This authentic stone tool was fashioned by Neanderthals during the Middle Paleolithic period, over 40,000 years ago. It is made of flint and was collected from a former Neanderthal occupation cave site in Caen, France. The site this specimen was found has long been closed to collecting and is protected by the government, making this Paleolithic artifact exceedingly rare and desirable! Because collecting these artifacts has been off-limits for decades, genuine fine grade Mousterian Neanderthal tools such as this specimen, must come from old, private collections. The ever-increasing buyer market in pursuit of a very limited quantity of fine grade Old World Paleolithic artifacts continues to push values and prices up, as time goes on.
There is an interesting story about this small collection of Neanderthal flake tools we acquired from Caen, France. The original collector who found them was very inexperienced in recognizing Paleolithic flake tools. His lack of being able to discern regular stone from actual human-made tools resulted in him mostly picking up hand axes since they are more obviously flaked than flake tools. Of the flake tools he picked up, these had to be so amazing for him to know they were actual Paleolithic tools rather than debris flakes. Because of his ignorance, the flake tool collection was very small and only included the finest Mousterian Neanderthal flake tools, most being the absolute best we have ever seen from this region!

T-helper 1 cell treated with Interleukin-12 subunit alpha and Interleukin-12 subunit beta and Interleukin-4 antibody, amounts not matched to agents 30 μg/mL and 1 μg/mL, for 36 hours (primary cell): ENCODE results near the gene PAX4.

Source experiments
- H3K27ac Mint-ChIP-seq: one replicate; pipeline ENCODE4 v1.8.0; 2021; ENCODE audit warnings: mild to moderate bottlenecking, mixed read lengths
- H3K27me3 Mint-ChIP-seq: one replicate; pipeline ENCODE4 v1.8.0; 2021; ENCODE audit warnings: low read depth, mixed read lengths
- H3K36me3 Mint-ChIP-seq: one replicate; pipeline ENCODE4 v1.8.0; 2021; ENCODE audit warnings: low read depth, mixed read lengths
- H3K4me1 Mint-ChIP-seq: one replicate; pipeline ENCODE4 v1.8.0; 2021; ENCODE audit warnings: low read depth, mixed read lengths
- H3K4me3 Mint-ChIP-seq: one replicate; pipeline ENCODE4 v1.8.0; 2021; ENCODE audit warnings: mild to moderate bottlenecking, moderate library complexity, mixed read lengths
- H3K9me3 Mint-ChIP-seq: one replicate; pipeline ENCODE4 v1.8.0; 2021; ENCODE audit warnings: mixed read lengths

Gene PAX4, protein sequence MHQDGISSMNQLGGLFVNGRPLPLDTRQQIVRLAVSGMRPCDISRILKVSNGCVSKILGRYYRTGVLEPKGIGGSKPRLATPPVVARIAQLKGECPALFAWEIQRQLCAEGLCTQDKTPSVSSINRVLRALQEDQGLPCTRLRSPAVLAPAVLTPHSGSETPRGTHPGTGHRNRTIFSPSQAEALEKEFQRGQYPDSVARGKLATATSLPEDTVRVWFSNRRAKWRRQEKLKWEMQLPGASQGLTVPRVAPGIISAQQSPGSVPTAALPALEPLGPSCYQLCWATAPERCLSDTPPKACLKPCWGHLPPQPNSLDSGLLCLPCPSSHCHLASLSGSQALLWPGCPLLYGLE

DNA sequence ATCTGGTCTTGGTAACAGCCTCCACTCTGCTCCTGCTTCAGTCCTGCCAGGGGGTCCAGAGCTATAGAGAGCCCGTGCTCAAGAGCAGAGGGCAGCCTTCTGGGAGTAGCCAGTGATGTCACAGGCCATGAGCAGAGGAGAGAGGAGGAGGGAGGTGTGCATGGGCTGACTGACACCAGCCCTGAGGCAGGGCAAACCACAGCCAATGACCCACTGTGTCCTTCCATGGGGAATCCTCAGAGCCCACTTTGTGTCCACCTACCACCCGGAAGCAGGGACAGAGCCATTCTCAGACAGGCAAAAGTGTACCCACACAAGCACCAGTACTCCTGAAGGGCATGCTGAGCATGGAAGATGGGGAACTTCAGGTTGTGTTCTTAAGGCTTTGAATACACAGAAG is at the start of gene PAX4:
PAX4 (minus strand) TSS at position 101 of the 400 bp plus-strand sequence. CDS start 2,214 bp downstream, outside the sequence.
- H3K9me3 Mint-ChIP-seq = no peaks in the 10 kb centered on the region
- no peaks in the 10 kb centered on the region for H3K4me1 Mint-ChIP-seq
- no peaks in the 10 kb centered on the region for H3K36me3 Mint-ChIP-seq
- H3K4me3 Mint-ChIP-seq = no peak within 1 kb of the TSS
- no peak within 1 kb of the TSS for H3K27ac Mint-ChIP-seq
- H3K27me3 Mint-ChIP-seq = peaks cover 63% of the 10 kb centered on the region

This is a Neanderthal flint flake tool classified as a DISCOIDAL SCRAPER. The flaking and form on this exceptional tool demonstrates a perfect, textbook example of this Neanderthal flake tool typology. Made on a flake that has been knapped to a circular form, the edge was then worked by secondary flaking to create a cutting edge around the entire perimeter of the tool. A very prominent bulb of percussion can be seen on the back side - a trait only found on human-struck flake tools, not on flakes formed by natural environmental forces. The intact cutting edge shows use wear and evidence of original prehistoric re-sharpening. Intact mineral deposits and deep patina on the flint surfaces and hinge fractures to testify to its authenticity and lack of any modern alterations. A superb example from this famous Neanderthal region!